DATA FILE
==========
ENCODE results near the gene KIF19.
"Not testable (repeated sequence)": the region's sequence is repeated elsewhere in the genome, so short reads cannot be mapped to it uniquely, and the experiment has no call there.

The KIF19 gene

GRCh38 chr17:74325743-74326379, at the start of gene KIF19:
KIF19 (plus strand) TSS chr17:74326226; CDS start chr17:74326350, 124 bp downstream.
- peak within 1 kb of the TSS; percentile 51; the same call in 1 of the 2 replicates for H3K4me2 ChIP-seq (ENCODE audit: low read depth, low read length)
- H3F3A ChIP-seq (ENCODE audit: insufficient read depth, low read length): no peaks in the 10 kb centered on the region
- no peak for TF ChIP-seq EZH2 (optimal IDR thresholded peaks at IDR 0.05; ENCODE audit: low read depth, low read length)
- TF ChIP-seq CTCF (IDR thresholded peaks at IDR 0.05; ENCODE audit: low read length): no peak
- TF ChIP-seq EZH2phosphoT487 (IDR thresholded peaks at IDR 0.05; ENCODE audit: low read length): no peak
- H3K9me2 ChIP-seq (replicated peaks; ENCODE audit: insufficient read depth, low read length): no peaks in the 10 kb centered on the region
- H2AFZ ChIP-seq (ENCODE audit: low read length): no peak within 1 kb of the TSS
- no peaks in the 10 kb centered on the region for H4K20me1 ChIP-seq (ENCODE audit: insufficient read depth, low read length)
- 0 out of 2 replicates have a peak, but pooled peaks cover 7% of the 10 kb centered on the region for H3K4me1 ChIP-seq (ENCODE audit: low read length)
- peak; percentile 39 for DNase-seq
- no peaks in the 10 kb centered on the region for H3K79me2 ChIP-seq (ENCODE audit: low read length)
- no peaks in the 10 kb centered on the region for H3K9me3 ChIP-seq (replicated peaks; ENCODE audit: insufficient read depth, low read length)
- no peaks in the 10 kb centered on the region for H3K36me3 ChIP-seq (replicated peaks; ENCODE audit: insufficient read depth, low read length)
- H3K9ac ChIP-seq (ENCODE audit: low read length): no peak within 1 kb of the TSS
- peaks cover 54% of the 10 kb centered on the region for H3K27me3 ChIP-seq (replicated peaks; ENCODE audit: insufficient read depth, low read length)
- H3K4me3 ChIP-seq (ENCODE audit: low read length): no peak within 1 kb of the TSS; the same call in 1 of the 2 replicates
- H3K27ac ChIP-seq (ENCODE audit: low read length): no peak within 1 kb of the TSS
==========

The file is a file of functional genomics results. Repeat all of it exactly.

ENCODE results near the gene KIF19.
"Not testable (repeated sequence)": the region's sequence is repeated elsewhere in the genome, so short reads cannot be mapped to it uniquely, and the experiment has no call there.

The KIF19 gene

GRCh38 chr17:74325743-74326379, at the start of gene KIF19:
KIF19 (plus strand) TSS chr17:74326226; CDS start chr17:74326350, 124 bp downstream.
- peak within 1 kb of the TSS; percentile 51; the same call in 1 of the 2 replicates for H3K4me2 ChIP-seq (ENCODE audit: low read depth, low read length)
- H3F3A ChIP-seq (ENCODE audit: insufficient read depth, low read length): no peaks in the 10 kb centered on the region
- no peak for TF ChIP-seq EZH2 (optimal IDR thresholded peaks at IDR 0.05; ENCODE audit: low read depth, low read length)
- TF ChIP-seq CTCF (IDR thresholded peaks at IDR 0.05; ENCODE audit: low read length): no peak
- TF ChIP-seq EZH2phosphoT487 (IDR thresholded peaks at IDR 0.05; ENCODE audit: low read length): no peak
- H3K9me2 ChIP-seq (replicated peaks; ENCODE audit: insufficient read depth, low read length): no peaks in the 10 kb centered on the region
- H2AFZ ChIP-seq (ENCODE audit: low read length): no peak within 1 kb of the TSS
- no peaks in the 10 kb centered on the region for H4K20me1 ChIP-seq (ENCODE audit: insufficient read depth, low read length)
- 0 out of 2 replicates have a peak, but pooled peaks cover 7% of the 10 kb centered on the region for H3K4me1 ChIP-seq (ENCODE audit: low read length)
- peak; percentile 39 for DNase-seq
- no peaks in the 10 kb centered on the region for H3K79me2 ChIP-seq (ENCODE audit: low read length)
- no peaks in the 10 kb centered on the region for H3K9me3 ChIP-seq (replicated peaks; ENCODE audit: insufficient read depth, low read length)
- no peaks in the 10 kb centered on the region for H3K36me3 ChIP-seq (replicated peaks; ENCODE audit: insufficient read depth, low read length)
- H3K9ac ChIP-seq (ENCODE audit: low read length): no peak within 1 kb of the TSS
- peaks cover 54% of the 10 kb centered on the region for H3K27me3 ChIP-seq (replicated peaks; ENCODE audit: insufficient read depth, low read length)
- H3K4me3 ChIP-seq (ENCODE audit: low read length): no peak within 1 kb of the TSS; the same call in 1 of the 2 replicates
- H3K27ac ChIP-seq (ENCODE audit: low read length): no peak within 1 kb of the TSS